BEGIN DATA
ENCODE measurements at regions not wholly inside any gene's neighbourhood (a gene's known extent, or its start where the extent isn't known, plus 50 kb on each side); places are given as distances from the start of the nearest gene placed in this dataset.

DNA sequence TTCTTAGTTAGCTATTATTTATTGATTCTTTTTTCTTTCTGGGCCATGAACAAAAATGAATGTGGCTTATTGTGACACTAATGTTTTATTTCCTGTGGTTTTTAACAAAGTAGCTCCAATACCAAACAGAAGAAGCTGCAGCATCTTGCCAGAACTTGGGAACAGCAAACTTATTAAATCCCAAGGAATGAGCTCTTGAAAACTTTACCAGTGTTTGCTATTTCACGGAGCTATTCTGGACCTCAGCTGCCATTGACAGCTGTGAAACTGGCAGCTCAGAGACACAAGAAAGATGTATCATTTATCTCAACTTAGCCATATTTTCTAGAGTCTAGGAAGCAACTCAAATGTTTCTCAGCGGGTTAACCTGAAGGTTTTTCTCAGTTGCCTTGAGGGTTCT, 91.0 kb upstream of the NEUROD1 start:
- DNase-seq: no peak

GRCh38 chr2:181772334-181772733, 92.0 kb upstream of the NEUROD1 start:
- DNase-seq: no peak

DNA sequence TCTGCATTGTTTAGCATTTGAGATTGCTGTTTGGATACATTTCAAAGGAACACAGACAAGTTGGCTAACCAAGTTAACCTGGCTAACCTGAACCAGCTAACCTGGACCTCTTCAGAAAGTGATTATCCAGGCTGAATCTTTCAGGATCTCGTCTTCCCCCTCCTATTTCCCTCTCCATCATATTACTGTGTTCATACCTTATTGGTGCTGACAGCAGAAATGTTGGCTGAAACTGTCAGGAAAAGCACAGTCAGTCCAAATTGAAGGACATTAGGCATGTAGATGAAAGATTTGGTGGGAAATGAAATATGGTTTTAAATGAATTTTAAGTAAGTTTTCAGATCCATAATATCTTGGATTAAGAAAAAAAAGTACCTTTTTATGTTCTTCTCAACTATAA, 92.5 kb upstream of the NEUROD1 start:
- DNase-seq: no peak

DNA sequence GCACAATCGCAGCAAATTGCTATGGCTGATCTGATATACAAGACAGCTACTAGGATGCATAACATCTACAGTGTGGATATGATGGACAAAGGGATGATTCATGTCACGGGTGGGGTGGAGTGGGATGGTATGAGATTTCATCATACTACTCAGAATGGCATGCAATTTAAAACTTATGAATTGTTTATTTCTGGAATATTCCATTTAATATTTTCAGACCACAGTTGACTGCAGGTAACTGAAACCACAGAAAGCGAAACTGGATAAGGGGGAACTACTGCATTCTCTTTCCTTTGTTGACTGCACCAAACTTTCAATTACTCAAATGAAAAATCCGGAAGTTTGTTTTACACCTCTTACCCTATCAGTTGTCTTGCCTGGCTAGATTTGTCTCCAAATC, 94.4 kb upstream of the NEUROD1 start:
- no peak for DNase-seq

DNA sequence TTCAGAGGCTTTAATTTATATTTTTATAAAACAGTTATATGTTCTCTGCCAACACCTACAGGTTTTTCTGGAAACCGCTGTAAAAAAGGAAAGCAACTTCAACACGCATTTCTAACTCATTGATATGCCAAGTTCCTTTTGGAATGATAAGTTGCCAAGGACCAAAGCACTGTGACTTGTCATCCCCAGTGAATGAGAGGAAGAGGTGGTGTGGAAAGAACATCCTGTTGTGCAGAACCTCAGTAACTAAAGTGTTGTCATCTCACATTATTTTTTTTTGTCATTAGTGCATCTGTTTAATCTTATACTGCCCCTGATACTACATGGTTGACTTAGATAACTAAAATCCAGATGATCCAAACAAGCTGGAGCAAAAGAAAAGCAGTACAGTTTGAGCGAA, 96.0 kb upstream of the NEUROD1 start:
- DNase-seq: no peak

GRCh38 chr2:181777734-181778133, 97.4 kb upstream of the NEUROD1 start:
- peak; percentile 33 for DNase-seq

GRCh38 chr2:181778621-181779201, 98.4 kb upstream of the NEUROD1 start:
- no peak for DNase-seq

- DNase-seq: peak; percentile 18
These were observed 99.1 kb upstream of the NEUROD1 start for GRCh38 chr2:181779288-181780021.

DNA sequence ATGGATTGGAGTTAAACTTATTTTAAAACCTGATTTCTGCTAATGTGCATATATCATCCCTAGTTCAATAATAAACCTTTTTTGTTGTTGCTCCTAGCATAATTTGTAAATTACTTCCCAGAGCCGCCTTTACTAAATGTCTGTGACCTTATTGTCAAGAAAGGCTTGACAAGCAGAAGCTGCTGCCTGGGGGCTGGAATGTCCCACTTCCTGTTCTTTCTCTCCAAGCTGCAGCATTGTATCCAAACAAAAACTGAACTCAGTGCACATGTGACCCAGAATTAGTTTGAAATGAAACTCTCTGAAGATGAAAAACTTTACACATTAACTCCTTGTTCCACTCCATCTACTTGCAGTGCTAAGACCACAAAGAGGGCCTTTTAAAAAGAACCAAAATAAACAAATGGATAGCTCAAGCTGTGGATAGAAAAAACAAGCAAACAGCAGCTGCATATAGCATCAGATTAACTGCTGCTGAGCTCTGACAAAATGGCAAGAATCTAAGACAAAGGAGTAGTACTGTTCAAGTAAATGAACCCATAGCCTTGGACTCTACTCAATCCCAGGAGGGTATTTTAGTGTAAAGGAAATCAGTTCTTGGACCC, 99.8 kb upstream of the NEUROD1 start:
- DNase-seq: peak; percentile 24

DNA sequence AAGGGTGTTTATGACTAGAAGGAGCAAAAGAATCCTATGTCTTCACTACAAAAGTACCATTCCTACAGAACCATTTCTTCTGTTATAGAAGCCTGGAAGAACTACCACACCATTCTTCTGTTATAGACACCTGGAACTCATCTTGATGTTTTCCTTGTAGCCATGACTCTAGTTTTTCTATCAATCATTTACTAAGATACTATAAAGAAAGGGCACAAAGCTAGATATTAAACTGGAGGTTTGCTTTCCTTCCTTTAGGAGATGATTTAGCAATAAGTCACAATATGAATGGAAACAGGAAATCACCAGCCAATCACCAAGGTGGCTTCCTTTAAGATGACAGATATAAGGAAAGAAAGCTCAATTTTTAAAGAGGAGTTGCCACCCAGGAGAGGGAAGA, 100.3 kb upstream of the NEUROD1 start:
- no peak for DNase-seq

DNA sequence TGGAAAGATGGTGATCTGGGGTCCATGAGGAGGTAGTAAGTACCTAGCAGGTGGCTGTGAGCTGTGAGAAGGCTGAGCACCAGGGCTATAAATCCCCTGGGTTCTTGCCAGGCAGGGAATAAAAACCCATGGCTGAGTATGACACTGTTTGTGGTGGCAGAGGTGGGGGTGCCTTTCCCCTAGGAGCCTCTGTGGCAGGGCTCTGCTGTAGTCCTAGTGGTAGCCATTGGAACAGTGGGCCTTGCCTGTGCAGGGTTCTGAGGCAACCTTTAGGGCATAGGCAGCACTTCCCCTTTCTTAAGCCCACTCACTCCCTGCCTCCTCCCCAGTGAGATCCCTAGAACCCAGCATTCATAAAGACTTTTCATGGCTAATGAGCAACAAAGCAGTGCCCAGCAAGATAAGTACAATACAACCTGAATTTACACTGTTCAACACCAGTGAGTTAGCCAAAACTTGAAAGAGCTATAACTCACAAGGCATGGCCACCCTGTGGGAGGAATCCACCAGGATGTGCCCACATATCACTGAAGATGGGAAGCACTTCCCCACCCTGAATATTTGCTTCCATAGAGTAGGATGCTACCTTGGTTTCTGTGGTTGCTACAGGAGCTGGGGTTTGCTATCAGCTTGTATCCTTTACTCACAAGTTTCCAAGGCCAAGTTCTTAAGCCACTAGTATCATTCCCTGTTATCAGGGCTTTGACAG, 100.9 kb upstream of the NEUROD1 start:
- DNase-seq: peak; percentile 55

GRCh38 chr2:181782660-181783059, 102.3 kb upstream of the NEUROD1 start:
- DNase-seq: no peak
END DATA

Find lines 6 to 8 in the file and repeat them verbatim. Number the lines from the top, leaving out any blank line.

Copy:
DNA sequence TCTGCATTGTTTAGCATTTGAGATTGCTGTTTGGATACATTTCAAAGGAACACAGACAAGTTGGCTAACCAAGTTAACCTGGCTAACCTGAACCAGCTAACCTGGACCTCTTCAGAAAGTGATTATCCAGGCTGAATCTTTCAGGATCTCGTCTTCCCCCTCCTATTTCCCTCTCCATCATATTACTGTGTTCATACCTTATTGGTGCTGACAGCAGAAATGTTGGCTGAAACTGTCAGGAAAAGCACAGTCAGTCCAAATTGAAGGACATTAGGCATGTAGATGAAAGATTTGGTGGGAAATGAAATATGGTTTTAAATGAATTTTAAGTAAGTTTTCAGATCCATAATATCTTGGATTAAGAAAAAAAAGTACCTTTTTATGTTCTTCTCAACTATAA, 92.5 kb upstream of the NEUROD1 start:
- DNase-seq: no peak

DNA sequence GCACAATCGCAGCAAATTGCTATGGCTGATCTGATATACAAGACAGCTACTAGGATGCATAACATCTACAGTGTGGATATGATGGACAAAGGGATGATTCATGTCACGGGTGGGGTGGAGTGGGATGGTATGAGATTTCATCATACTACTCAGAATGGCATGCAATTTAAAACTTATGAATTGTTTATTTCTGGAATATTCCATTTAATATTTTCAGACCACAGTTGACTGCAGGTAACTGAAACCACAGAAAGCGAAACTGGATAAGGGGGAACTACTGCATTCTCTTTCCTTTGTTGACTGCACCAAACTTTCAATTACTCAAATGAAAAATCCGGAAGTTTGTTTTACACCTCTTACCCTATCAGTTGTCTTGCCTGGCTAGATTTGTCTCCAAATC, 94.4 kb upstream of the NEUROD1 start: